Optimize Wireless performance in Win CE
Wireless – WiFi (802.11 b/g/n) is the preferred wireless networking world over and there are numerous windows embedded products which use the 802.11 networking. Developing or porting a device driver for these 802.11 b/g/n devices is a challenging task and we at e-con Systems have been doing this for a number of different products based on Windows CE.
Based on our experience the most time consuming /complex part is optimizing the performance of the driver. There are many aspects that play a role in deciding the final wireless throughput and performance
What best can you expect at all?
With 802.11g being marketed as 54Mbps and 802.11n marketed as 600 Mbps, people have set high expectations for their data throughput as well. This has made many expect a near 54Mbps performance from the G module, when they integrate their wireless driver..
Well.. That expectation is far from practical..
Normally the IP throughput of a wireless network is near 60% of the air link throughput as the 802.11 is a half duplex implementation and adding to that there are so many other reasons like
1. Interference (other devices in the same frequency)
2. Distance and Obstructions
3. Driver Implementation
4. Hardware capability
5. Presence of Access Point between 2 stations
The explanation for practical wireless expectation is in itself a subject of an article or blog.
Based on experience, I would state the MAX performance you can expect from your wireless device (point to point) is
802.11b – 3 Mbps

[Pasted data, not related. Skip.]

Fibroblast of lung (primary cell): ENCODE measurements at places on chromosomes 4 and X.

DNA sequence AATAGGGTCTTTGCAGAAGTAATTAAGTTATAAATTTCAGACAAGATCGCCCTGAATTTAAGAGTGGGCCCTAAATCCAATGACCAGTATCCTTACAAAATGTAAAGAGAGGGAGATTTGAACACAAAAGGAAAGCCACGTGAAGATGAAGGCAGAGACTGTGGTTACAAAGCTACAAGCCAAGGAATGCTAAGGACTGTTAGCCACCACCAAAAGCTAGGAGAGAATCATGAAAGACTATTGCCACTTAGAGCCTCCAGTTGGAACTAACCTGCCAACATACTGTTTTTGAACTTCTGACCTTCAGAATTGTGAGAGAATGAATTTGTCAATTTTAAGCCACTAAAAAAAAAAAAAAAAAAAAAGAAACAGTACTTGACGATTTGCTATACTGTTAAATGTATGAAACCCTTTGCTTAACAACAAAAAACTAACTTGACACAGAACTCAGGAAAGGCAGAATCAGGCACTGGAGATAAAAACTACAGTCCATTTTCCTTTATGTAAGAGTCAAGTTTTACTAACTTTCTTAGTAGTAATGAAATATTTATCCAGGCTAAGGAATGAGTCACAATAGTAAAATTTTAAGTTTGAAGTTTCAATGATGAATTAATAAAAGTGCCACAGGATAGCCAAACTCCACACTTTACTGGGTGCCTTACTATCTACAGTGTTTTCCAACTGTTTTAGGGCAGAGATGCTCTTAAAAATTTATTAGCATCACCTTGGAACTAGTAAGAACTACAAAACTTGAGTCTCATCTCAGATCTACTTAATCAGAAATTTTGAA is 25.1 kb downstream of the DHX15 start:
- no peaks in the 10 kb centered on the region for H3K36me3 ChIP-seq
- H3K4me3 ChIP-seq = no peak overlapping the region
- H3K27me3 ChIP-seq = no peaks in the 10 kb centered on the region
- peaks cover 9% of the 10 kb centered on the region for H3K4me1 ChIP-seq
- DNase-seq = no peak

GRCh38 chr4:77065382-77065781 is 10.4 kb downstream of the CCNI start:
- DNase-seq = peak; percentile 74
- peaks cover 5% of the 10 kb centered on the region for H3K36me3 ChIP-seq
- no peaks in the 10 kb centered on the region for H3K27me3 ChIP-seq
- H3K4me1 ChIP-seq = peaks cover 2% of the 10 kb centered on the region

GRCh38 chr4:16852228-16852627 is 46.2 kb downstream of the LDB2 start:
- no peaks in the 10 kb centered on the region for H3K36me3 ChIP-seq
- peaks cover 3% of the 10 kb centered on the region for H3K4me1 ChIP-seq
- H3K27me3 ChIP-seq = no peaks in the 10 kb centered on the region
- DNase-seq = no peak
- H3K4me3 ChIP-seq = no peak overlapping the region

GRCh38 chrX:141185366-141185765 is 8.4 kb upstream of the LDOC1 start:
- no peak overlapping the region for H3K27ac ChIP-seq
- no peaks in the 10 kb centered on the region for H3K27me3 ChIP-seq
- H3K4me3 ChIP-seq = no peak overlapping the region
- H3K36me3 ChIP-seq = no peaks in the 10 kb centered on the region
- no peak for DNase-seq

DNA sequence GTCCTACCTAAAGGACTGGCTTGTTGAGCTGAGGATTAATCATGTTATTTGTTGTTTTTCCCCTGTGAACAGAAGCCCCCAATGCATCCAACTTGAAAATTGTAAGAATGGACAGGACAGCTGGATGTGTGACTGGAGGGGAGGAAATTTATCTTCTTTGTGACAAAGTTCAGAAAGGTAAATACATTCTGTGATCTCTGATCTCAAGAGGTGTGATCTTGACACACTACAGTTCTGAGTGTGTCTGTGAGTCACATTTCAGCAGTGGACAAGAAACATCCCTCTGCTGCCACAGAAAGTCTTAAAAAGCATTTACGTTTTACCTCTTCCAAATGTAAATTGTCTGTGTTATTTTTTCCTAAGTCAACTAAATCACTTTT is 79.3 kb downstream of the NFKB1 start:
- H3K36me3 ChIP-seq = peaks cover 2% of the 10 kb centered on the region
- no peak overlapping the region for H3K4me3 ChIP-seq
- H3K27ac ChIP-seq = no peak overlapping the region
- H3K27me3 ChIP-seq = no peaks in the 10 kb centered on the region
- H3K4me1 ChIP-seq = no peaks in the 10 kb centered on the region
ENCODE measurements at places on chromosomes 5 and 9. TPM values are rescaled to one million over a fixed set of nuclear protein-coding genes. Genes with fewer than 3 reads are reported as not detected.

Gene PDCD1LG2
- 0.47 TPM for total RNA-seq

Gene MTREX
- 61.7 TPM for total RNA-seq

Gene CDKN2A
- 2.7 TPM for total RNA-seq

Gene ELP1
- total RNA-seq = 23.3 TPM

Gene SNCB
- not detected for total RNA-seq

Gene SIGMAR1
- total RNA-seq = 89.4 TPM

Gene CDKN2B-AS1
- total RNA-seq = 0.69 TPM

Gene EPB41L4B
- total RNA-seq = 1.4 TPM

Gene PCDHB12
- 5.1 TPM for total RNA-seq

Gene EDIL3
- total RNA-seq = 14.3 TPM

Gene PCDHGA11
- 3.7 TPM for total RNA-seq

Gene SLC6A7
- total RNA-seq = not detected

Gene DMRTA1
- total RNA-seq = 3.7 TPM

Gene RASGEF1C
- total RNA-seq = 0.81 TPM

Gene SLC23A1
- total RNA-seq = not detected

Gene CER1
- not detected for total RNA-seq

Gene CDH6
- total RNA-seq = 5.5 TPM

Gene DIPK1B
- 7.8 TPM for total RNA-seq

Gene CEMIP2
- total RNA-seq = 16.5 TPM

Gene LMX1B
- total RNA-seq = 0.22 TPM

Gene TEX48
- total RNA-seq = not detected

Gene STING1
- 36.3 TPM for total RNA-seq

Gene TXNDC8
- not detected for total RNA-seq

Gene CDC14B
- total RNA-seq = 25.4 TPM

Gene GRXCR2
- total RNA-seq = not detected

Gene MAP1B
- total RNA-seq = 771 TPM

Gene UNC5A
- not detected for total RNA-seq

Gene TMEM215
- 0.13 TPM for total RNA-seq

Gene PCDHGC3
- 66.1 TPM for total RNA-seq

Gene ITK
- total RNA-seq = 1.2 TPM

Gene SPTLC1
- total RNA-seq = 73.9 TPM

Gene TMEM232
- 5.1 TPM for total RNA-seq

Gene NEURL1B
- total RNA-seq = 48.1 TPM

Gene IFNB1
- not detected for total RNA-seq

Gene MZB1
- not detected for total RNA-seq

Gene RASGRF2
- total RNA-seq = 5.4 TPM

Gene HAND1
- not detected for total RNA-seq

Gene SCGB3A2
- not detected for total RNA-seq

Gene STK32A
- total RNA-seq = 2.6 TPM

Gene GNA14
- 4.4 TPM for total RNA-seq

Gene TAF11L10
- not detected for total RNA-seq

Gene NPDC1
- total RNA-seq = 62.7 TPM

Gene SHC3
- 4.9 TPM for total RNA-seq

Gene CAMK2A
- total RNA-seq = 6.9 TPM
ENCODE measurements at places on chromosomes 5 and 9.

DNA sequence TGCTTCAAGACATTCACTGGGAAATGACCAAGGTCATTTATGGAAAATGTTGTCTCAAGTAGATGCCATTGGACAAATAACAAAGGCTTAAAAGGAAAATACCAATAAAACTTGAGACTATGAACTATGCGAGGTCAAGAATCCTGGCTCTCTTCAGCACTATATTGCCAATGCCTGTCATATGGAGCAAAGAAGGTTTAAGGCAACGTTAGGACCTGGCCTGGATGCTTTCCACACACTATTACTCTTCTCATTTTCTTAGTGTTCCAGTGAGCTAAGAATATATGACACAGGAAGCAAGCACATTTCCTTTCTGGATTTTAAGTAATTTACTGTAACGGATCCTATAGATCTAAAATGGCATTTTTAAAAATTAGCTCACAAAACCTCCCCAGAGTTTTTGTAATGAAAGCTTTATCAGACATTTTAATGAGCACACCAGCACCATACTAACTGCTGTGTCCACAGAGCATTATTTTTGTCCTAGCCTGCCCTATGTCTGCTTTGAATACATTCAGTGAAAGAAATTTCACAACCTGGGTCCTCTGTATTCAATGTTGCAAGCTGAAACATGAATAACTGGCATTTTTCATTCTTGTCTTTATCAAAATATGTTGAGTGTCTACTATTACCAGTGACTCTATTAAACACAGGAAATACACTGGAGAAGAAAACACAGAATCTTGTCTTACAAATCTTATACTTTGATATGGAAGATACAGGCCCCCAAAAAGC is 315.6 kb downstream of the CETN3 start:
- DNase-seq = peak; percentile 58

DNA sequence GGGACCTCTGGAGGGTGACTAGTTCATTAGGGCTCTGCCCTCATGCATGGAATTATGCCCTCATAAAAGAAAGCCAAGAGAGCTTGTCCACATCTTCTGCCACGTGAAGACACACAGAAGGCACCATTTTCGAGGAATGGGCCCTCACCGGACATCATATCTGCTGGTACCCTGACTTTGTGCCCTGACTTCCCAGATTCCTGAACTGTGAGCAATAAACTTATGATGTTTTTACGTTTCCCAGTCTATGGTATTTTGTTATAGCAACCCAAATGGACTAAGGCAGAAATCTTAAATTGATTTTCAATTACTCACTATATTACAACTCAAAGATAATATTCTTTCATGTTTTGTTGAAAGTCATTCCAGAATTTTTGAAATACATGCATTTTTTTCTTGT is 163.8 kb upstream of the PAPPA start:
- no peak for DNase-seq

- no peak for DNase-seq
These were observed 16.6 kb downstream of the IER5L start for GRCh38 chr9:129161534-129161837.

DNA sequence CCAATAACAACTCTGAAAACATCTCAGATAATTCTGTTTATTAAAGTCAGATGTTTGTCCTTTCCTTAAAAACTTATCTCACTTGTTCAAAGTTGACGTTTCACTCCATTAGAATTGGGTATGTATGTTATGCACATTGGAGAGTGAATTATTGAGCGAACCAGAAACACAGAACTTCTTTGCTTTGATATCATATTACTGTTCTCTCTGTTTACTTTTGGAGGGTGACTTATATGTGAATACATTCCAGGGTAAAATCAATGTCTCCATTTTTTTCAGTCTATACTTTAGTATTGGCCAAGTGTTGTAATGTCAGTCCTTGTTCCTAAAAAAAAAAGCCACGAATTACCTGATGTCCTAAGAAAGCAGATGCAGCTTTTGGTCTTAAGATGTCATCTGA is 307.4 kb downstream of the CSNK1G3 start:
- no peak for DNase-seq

802.11g – 17-20 Mbps
802.11n – 45-50 Mbps (strictly N network)
This article concentrates more on what to look for in the Windows CE WiFi Driver and how you can optimize the performance
Before starting the performance fine tuning, it is important to determine the parameters that affect the target performance in number. From a device driver perspective, the actual performance that could be attained depend on the platform.
1. Processor Speed (1GHz or 2 GHz, single core or multi core)
2. Wi-Fi Interface (SD or PCIe or SPI)
3. Interface Clock
4. NIC Performance
Based on the interface and processor, we can determine the performance to be achieved. For example, the 4-bit SD interface supporting 25MHz on the 1 GHz processor should be able to provide 90 to 100 Mbps of performance. With the same processor, using PCIe interface of 125 MHz should provide around 350 to 400Mbits thorough put.
The second important point before starting performance fine tuning is to know how to measure the send and receive throughput of the Wi-Fi driver. The Compact Test Kit (CTK) tool supports the following test cases to measure the performance of miniport driver.
|Test Case ID||Test case|
|1001||TCP Send Throughput|
|1002||TCP Receive Throughput|
|1004||TCP Send Throughput Nagle Off|
|1005||TCP Receive Throughput Nagle Off|
|1006||TCP Ping Nagle Off|
|1007||UDP Send throughput|
|1008||UDP Send Packet Loss|
|1009||UDP Receive Throughput|
|1010||UDP Receive Packet Loss|
|1012||TCP Send/Receive Throughput|
|1013||UDP Send/ Receive Throughput|
1. Performance Optimization Techniques
1. NDIS 6.0 vs. NDIS 5.1
Windows Embedded Compact supports NDIS 6.0 architecture Wi-Fi miniport driver. It is very important to adhere the NDIS 6.0 architecture to get the high bandwidth performance as the following new features are supported by NDIS 6.0 to enhance the performance and scalability.
1. Net Buffer Data Packaging
2. Improved Send and Receive Paths
3. New Scatter Gather DMA support
4. Full TCP Offload
2. DMA and Scatter gather DMA